Computational biologist Yuri Pritykin wins NSF CAREER award
By Julia SchwarzYuri Pritykin, an expert in genomics and computational biology, has received the National Science Foundation’s CAREER award, a top honor for early-career faculty.
The NSF’s Faculty Early Career Development Program supports early-career faculty who have the potential to serve as academic role models in research and education and to lead advances in the mission of their department or organization.
Pritykin, an assistant professor of computer science and the Lewis-Sigler Institute for Integrative Genomics, uses applied statistics, machine learning, and efficient algorithms to address fundamental problems in biology and medicine. The Pritykin Lab develops computational methods for design and analysis of genomic experiments, with a focus on genome editing and technologies that simultaneously measure multiple processes in a single cell.
The award provides $700,000 in funding over five years and will support Pritykin’s research related to CRISPR technology. CRISPR (short for Clustered Regularly Interspaced Short Palindromic Repeats) is a genome editing technology widely used across the life sciences to study genes and cell function. Pritykin’s research is focused on using genome-wide data and computational data structures and algorithms to develop new computational methodology for design and analysis of CRISPR experiments with the goal of making these experiments more efficient and targeted. The project also includes an educational component for undergraduate and high school students to learn about research in computational biology and expand access to careers in the field.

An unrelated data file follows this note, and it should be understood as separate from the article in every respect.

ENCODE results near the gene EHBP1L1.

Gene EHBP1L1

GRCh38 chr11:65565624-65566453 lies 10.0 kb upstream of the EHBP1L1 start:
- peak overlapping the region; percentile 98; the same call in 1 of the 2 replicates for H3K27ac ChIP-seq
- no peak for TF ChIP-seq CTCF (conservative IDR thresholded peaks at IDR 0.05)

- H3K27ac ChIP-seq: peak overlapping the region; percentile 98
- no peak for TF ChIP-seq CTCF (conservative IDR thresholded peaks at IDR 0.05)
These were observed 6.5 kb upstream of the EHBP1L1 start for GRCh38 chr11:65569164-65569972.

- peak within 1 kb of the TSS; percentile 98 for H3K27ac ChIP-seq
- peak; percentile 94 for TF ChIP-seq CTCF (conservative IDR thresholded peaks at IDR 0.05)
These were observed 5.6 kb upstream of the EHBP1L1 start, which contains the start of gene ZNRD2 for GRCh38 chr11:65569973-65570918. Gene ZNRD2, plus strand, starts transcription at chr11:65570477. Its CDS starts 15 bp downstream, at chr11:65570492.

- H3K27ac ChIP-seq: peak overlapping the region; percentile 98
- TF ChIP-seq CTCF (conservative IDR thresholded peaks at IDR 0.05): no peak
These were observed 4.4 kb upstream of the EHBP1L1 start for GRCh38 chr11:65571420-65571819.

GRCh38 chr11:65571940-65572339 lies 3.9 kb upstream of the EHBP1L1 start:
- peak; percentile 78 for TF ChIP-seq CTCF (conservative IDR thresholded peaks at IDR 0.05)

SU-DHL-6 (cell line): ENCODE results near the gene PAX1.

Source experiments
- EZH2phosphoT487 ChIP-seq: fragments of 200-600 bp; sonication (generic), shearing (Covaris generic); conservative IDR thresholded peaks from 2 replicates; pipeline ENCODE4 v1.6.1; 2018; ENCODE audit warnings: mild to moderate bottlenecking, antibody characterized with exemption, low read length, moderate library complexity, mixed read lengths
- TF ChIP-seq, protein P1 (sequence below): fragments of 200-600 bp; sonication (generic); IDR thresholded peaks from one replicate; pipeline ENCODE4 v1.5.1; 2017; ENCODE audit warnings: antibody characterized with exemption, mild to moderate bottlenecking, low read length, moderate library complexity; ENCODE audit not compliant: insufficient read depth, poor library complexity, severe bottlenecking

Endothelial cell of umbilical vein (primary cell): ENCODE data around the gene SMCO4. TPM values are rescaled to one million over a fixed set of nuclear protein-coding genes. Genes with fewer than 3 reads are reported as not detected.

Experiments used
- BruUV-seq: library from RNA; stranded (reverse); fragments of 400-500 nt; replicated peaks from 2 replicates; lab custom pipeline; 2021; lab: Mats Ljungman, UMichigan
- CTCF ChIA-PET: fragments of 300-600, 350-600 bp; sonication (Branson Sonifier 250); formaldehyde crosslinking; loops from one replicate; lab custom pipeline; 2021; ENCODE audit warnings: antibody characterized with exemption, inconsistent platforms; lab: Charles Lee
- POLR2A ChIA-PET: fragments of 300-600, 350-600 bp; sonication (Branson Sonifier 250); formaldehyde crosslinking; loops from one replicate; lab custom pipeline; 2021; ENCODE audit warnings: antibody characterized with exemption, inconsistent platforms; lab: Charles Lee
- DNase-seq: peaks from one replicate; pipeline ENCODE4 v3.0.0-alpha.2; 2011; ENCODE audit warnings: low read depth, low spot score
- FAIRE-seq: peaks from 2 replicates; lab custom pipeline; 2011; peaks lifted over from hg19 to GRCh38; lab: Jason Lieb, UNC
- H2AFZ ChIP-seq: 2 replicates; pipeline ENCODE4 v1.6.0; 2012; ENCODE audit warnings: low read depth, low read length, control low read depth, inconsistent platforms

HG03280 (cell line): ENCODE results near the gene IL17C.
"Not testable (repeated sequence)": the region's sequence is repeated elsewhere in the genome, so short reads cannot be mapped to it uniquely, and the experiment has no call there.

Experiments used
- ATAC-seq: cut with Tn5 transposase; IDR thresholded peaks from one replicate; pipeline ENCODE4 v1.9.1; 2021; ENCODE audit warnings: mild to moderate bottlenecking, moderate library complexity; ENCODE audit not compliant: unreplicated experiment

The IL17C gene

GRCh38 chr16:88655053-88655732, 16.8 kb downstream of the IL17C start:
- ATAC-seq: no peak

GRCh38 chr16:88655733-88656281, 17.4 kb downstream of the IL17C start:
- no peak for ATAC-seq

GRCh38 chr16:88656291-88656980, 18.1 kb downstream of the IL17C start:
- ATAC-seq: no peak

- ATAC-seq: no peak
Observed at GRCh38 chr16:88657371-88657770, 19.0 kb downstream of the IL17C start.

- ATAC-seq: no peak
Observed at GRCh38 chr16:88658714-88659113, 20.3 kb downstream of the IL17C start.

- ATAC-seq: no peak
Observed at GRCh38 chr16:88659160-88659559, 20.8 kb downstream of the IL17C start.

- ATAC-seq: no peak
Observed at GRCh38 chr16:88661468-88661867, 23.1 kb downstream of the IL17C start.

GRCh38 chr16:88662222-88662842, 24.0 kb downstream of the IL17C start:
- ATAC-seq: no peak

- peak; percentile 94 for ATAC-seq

In July 2022, Pritykin also received a New Innovator Award from the National Institutes of Health and National Institute of Allergy and Infectious Diseases. The New Innovator awards support early-career researchers who are proposing novel and creative research concepts. The award includes a five-year grant of $2.4 million and supports his research on T cells, an essential part of the immune system. His research in this area focuses on creating new computational methods to understand the activation and response of T cells at a molecular level.
Pritykin joined the Princeton faculty in 2021, after doing postdoctoral research in the computational and systems biology program at the Memorial Sloan Kettering Cancer Center. His work has been recognized by the Princeton Branch of the Ludwig Institute for Cancer Research, the Rutgers Cancer Institute of New Jersey, and the American Association for Cancer Research. Prior to completing his doctorate in computer science at Princeton, he studied mathematics at Lomonosov Moscow State University in Russia.